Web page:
... Besides the smallest non-avialian theropod Anchiornis (troodontid), some juveniles or subadults such Epidendrosaurus (Naish and Sweetman, 2011) and Epidexipteryx (Zhang et al., 2008) have total skeletal lengths of only about 16 cm and 25 cm, respectively. The Ashdown maniraptoran, from England, is thought to have had a body length between only 16 and 40 cm (Naish and Sweetman, 2011). Many other non-avialian theropods are known from specimens shorter than 100 cm, such as Parvicursor (39 cm) (Karhu and Rautian, 1996), Sinosauropteryx (68 cm) (Chen et al., 1998), Mei (53 cm) (Xu and Norell, 2004), Mahakala (70 cm) (Turner et al., 2007), and the oviraptorosaur Yulong ("chicken-sized",~70 cm) (Lü et al., 2013). ...
... Early Cretaceous alvarezsaurids have not yet been found in China, although Haplocheirus is known from the Upper Jurassic Shishugou Formation in northwestern China (Choiniere et al., 2010). Scansoriopterygids are thought to have been largely arboreal (Naish and Sweetman, 2011) and, besides being rare, most occur in Middle Jurassic deposits. Among them Epidendrosaurus (IVPP V12653) (Zhang et al., 2002) has poorly preserved feet, and the feet of Epidexipteryx (IVPP V15471) (Zhang et al., 2008) are not known. ...
... life position in a generalised maniraptoran silhouette.(from Naish andSweetman 2011) ...
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Recognition by the Royal Mail of Europe’s smallest adult dinosaur found at Ashdown Brickworks, Bexhill (Wealden). Reference: Austen, P.A., 2013. David Brockhurst – Royal Mail’s Stamp of Approval! Hastings & District Geological Society Journal 19, 32–33.
... It incorporates two pits exploiting argillaceous and arenaceous strata in the mid-Valanginian part (Gallois and Worssam, 1993) of the Hastings Group. Of these, Crowborough Pit has yet to yield vertebrate fossils, but a number of strata in the more northerly Pevensey Pit, which is in the upper part of the Wadhurst Clay Formation and the lowest part of the overlying Tunbridge Wells Sand Formation (Fig. 2), have yielded a diverse assemblage of aquatic and terrestrial vertebrates (Naish and Sweetman, 2011). The clay known locally as the 'lower clay' contains two bone bed horizons ( Fig. 2) representing channel lags of variable lateral thickness and extent. ...
... It is the most palaeontologically diverse, yielding abundant bones, bone fragments, teeth, scales, and other isolated elements. These represent chondrichthyan and osteichthyan fishes, salamanders, frogs, aquatic and terrestrial lizards, turtles, crocodyliforms, pterosaurs, and dinosaurs (Naish and Sweetman, 2011). The lowermost of the bone beds is known locally as the 'turtle bed' (Fig. 3). ...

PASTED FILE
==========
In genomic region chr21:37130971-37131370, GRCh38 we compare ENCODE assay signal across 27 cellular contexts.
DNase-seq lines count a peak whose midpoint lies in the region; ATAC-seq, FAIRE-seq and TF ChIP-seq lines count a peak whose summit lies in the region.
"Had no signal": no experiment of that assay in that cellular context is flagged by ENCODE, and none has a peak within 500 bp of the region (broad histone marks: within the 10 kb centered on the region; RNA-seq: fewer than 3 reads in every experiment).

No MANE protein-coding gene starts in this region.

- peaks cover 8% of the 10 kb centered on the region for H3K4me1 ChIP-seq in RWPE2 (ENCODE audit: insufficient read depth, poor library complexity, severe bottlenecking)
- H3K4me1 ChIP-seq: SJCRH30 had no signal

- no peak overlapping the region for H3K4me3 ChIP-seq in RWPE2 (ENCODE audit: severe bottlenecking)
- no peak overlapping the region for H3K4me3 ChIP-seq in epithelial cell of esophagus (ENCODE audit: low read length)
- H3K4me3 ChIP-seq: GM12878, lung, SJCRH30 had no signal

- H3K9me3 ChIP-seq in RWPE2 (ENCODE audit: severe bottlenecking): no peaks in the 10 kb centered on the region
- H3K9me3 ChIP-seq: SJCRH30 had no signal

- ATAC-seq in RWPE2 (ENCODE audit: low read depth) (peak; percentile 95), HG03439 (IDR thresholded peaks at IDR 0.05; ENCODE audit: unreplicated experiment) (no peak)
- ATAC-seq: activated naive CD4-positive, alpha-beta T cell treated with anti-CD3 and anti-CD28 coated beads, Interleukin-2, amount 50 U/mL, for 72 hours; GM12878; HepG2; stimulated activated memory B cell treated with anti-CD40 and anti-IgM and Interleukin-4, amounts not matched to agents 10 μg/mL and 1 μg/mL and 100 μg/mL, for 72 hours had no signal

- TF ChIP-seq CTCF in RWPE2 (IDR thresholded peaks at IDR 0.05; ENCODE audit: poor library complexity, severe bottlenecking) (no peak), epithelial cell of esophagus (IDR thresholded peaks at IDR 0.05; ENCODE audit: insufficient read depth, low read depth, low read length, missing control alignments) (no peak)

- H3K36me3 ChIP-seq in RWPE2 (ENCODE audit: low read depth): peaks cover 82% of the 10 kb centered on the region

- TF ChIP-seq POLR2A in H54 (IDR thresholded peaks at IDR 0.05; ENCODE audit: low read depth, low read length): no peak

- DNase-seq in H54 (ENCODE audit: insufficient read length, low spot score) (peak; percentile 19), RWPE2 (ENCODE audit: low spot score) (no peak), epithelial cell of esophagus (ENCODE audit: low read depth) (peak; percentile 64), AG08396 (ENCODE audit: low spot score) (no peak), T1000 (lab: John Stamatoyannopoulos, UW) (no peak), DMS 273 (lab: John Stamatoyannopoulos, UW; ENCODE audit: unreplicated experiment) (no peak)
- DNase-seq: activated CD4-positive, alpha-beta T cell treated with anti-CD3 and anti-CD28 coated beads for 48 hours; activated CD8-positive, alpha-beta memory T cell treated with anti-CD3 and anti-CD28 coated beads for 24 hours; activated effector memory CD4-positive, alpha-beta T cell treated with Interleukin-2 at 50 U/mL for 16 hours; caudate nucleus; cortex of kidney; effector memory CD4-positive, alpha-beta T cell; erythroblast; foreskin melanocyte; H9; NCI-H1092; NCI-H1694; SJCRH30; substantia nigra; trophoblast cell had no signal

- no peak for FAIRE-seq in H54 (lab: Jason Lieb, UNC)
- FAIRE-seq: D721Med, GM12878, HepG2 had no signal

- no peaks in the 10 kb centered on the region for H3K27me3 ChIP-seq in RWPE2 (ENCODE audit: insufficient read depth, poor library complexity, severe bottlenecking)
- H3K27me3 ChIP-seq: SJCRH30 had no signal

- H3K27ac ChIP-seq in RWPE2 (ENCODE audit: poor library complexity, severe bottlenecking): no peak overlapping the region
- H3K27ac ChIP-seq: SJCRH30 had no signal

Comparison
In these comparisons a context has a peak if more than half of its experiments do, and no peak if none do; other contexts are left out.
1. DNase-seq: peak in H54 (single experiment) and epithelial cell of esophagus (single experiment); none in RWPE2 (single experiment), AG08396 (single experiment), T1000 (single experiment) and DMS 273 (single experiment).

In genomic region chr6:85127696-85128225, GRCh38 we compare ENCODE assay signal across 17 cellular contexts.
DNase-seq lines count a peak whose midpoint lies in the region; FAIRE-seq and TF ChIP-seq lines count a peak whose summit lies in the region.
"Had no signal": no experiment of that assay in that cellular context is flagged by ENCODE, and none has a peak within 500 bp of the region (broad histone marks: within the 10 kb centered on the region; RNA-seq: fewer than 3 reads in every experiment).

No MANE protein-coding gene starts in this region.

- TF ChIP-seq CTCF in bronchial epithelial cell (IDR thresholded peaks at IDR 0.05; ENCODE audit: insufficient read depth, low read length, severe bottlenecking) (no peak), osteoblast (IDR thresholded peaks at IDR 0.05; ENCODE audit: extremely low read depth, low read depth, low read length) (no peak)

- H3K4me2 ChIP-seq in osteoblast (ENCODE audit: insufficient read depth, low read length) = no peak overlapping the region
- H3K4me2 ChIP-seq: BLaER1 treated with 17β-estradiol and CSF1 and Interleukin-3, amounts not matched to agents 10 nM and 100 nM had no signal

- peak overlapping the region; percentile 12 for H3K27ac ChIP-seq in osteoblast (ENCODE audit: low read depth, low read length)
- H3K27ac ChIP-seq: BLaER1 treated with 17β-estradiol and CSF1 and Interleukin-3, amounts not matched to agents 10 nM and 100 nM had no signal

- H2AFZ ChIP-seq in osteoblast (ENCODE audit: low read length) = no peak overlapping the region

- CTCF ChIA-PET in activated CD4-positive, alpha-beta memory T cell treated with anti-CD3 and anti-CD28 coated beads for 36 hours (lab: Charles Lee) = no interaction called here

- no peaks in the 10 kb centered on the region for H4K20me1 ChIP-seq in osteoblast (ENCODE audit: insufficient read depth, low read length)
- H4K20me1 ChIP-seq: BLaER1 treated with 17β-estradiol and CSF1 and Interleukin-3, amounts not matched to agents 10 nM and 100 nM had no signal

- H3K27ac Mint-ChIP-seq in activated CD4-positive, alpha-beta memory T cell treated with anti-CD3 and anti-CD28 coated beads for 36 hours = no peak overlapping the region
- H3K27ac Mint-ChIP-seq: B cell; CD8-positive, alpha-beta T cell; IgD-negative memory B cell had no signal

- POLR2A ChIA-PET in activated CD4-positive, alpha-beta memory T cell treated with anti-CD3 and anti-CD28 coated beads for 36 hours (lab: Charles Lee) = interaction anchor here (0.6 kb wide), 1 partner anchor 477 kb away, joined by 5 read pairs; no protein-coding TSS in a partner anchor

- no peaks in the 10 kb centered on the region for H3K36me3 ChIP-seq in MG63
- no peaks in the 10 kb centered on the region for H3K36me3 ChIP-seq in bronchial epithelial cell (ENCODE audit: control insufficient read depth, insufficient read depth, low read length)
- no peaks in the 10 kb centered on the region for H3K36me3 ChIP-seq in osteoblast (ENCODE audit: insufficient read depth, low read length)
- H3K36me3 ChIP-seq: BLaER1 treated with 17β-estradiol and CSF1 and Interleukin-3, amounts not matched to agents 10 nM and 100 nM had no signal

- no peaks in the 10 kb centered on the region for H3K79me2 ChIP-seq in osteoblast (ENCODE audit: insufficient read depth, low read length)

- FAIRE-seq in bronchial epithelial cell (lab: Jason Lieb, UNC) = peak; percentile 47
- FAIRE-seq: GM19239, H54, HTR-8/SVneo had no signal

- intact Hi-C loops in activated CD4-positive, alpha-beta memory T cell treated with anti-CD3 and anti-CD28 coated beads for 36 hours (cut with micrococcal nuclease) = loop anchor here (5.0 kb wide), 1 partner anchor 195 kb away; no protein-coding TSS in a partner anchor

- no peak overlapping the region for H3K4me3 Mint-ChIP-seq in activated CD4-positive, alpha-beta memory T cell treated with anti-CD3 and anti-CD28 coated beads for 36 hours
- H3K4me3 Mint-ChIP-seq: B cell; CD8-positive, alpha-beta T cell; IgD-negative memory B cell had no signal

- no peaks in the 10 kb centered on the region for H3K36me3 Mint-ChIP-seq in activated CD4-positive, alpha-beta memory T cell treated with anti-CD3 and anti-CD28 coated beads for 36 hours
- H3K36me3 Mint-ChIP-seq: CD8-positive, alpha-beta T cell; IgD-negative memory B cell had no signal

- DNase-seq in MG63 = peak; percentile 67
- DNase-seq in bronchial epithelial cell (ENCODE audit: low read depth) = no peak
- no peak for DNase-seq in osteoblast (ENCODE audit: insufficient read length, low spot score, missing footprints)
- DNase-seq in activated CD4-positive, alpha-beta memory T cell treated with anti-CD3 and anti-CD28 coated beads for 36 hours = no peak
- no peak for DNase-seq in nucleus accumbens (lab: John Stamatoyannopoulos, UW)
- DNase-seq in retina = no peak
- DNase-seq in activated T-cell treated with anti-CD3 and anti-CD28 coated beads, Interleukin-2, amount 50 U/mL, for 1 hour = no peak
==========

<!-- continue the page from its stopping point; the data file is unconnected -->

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... While the small pterosaurs and theropod dinosaurs discovered at Liaoning are often articulated and near-complete (e.g. [42][43][44][45][46]), those from the Wealden typically consist of isolated bones [47,48]. In conclusion, the western European Lower Cretaceous pterosaur assemblage is most reasonably interpreted as strongly biased by the absence of sites where pterosaurs were both taxonomically diverse, and readily incorporated into the sediment record: a position that agrees with quantitative studies of pterosaur diversity across time [49]. ...
... This condition is reversed in many other pterosaurs [21,[50][51][52][53][54][55] ( Figure 8B). [50]; C Coloborhynchus spielbergi, after Veldmeijer [48]; D, Kimmeridgian dsungaripterid DFMMH/FV500, after Fastnacht [53]; E, Germanodactylus rhamphastinus, after Wellnhofer [66]; F, Pterodactylus antiquus, after Wellnhofer [32]. See text for accompanying description of characters and their primitive (0) and derived (1) states. ...
... Pterosaur pelves in dorsal view showing different states of characters 9 and 20-22, as illustrated by exemplar taxa. A, Rhamphorhynchus muensteri, after Wellnhofer[32]; B, Coloborhynchus spielbergi, after Veldmeijer[48]. See text for accompanying description of characters and their primitive (0) and derived (1) states. Scale bar = 10 mm. ...
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Background Pterosaurs have been known from the Cretaceous sediments of the Isle of Wight (southern England, United Kingdom) since 1870. We describe the three-dimensional pelvic girdle and associated vertebrae of a small near-adult pterodactyloid from the Atherfield Clay Formation (lower Aptian, Lower Cretaceous). Despite acknowledged variation in the pterosaur pelvis, previous studies have not adequately sampled or incorporated pelvic characters into phylogenetic analyses. Methodology/Principal Findings The new specimen represents the new taxon Vectidraco daisymorrisae gen. et sp. nov., diagnosed by the presence of a concavity posterodorsal to the acetabulum and the form of its postacetabular process on the ilium. Several characters suggest that Vectidraco belongs to Azhdarchoidea. We constructed a pelvis-only phylogenetic analysis to test whether the pterosaur pelvis carries a useful phylogenetic signal. Resolution in recovered trees was poor, but they approximately matched trees recovered from analyses of total evidence. We also added Vectidraco and our pelvic characters to an existing total-evidence matrix for pterosaurs. Both analyses recovered Vectidraco within Azhdarchoidea. Conclusions/Significance The Lower Cretaceous strata of western Europe have yielded members of several pterosaur lineages, but Aptian pterosaurs from western Europe are rare. With a pelvis length of 40 mm, the new animal would have had a total length of c. 350 mm, and a wingspan of c. 750 mm. Barremian and Aptian pterodactyloids from western Europe show that small-bodied azhdarchoids lived alongside ornithocheirids and istiodactylids. This assemblage is similar in terms of which lineages are represented to the coeval beds of Liaoning, China; however, the number of species and specimens present at Liaoning is much higher. While the general phylogenetic composition of western European and Chinese communities appear to have been approximately similar, the differences may be due to different palaeoenvironmental and depositional settings. The western Europe pterodactyloid record may therefore be artificially low in diversity due to preservational factors.